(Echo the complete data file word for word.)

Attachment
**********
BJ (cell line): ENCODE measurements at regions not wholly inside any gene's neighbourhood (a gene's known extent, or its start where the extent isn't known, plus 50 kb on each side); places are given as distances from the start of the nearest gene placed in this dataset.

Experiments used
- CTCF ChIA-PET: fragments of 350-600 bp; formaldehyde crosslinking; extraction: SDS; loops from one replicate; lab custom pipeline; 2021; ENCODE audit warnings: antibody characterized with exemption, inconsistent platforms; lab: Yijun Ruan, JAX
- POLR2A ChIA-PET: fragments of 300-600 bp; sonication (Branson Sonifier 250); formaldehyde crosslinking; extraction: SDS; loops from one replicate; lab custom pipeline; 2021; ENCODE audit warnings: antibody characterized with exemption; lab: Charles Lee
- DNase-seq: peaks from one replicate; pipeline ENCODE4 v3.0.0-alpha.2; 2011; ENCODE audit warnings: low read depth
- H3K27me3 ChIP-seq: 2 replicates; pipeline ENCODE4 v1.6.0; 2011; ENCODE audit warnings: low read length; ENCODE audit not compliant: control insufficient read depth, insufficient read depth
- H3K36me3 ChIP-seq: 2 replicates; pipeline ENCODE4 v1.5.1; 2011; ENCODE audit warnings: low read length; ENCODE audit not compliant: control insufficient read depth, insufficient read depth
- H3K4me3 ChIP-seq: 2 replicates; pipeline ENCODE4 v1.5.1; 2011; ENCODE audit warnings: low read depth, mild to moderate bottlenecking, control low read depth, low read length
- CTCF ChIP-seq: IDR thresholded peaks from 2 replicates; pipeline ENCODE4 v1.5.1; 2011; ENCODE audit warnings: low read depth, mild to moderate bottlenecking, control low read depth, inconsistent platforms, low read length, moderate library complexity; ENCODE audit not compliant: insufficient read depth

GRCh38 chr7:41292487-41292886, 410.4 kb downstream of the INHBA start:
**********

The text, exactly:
BJ (cell line): ENCODE measurements at regions not wholly inside any gene's neighbourhood (a gene's known extent, or its start where the extent isn't known, plus 50 kb on each side); places are given as distances from the start of the nearest gene placed in this dataset.

Experiments used
- CTCF ChIA-PET: fragments of 350-600 bp; formaldehyde crosslinking; extraction: SDS; loops from one replicate; lab custom pipeline; 2021; ENCODE audit warnings: antibody characterized with exemption, inconsistent platforms; lab: Yijun Ruan, JAX
- POLR2A ChIA-PET: fragments of 300-600 bp; sonication (Branson Sonifier 250); formaldehyde crosslinking; extraction: SDS; loops from one replicate; lab custom pipeline; 2021; ENCODE audit warnings: antibody characterized with exemption; lab: Charles Lee
- DNase-seq: peaks from one replicate; pipeline ENCODE4 v3.0.0-alpha.2; 2011; ENCODE audit warnings: low read depth
- H3K27me3 ChIP-seq: 2 replicates; pipeline ENCODE4 v1.6.0; 2011; ENCODE audit warnings: low read length; ENCODE audit not compliant: control insufficient read depth, insufficient read depth
- H3K36me3 ChIP-seq: 2 replicates; pipeline ENCODE4 v1.5.1; 2011; ENCODE audit warnings: low read length; ENCODE audit not compliant: control insufficient read depth, insufficient read depth
- H3K4me3 ChIP-seq: 2 replicates; pipeline ENCODE4 v1.5.1; 2011; ENCODE audit warnings: low read depth, mild to moderate bottlenecking, control low read depth, low read length
- CTCF ChIP-seq: IDR thresholded peaks from 2 replicates; pipeline ENCODE4 v1.5.1; 2011; ENCODE audit warnings: low read depth, mild to moderate bottlenecking, control low read depth, inconsistent platforms, low read length, moderate library complexity; ENCODE audit not compliant: insufficient read depth

GRCh38 chr7:41292487-41292886, 410.4 kb downstream of the INHBA start: